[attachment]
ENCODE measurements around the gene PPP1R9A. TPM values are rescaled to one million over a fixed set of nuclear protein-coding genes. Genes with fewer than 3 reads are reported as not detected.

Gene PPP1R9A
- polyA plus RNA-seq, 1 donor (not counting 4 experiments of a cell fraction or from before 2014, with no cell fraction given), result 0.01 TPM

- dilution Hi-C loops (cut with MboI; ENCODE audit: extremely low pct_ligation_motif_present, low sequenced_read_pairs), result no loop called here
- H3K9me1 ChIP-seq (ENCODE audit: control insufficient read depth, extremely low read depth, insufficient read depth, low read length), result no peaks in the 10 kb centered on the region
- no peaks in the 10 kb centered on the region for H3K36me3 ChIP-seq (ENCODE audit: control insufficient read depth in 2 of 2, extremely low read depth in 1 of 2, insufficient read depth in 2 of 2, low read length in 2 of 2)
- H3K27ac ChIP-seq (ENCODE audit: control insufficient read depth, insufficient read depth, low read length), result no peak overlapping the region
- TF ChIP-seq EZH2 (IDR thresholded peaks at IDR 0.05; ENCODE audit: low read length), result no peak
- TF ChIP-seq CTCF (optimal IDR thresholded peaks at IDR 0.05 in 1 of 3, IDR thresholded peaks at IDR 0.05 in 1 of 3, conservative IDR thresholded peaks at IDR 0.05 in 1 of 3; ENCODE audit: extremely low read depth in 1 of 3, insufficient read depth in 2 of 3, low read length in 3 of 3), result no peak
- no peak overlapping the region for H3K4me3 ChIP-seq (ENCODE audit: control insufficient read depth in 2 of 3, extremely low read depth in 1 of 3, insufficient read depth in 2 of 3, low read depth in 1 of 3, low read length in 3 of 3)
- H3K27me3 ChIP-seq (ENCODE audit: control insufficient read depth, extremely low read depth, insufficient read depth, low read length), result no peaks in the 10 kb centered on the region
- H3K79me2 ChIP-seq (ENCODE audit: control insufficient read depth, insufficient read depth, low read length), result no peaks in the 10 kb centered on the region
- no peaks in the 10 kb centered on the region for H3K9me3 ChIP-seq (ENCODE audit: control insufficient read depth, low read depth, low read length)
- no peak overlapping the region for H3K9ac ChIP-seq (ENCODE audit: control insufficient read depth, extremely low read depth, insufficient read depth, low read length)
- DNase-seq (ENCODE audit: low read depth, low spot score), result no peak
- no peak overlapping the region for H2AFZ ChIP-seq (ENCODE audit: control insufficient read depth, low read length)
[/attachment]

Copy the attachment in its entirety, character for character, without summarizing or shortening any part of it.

ENCODE measurements around the gene PPP1R9A. TPM values are rescaled to one million over a fixed set of nuclear protein-coding genes. Genes with fewer than 3 reads are reported as not detected.

Gene PPP1R9A
- polyA plus RNA-seq, 1 donor (not counting 4 experiments of a cell fraction or from before 2014, with no cell fraction given), result 0.01 TPM

- dilution Hi-C loops (cut with MboI; ENCODE audit: extremely low pct_ligation_motif_present, low sequenced_read_pairs), result no loop called here
- H3K9me1 ChIP-seq (ENCODE audit: control insufficient read depth, extremely low read depth, insufficient read depth, low read length), result no peaks in the 10 kb centered on the region
- no peaks in the 10 kb centered on the region for H3K36me3 ChIP-seq (ENCODE audit: control insufficient read depth in 2 of 2, extremely low read depth in 1 of 2, insufficient read depth in 2 of 2, low read length in 2 of 2)
- H3K27ac ChIP-seq (ENCODE audit: control insufficient read depth, insufficient read depth, low read length), result no peak overlapping the region
- TF ChIP-seq EZH2 (IDR thresholded peaks at IDR 0.05; ENCODE audit: low read length), result no peak
- TF ChIP-seq CTCF (optimal IDR thresholded peaks at IDR 0.05 in 1 of 3, IDR thresholded peaks at IDR 0.05 in 1 of 3, conservative IDR thresholded peaks at IDR 0.05 in 1 of 3; ENCODE audit: extremely low read depth in 1 of 3, insufficient read depth in 2 of 3, low read length in 3 of 3), result no peak
- no peak overlapping the region for H3K4me3 ChIP-seq (ENCODE audit: control insufficient read depth in 2 of 3, extremely low read depth in 1 of 3, insufficient read depth in 2 of 3, low read depth in 1 of 3, low read length in 3 of 3)
- H3K27me3 ChIP-seq (ENCODE audit: control insufficient read depth, extremely low read depth, insufficient read depth, low read length), result no peaks in the 10 kb centered on the region
- H3K79me2 ChIP-seq (ENCODE audit: control insufficient read depth, insufficient read depth, low read length), result no peaks in the 10 kb centered on the region
- no peaks in the 10 kb centered on the region for H3K9me3 ChIP-seq (ENCODE audit: control insufficient read depth, low read depth, low read length)
- no peak overlapping the region for H3K9ac ChIP-seq (ENCODE audit: control insufficient read depth, extremely low read depth, insufficient read depth, low read length)
- DNase-seq (ENCODE audit: low read depth, low spot score), result no peak
- no peak overlapping the region for H2AFZ ChIP-seq (ENCODE audit: control insufficient read depth, low read length)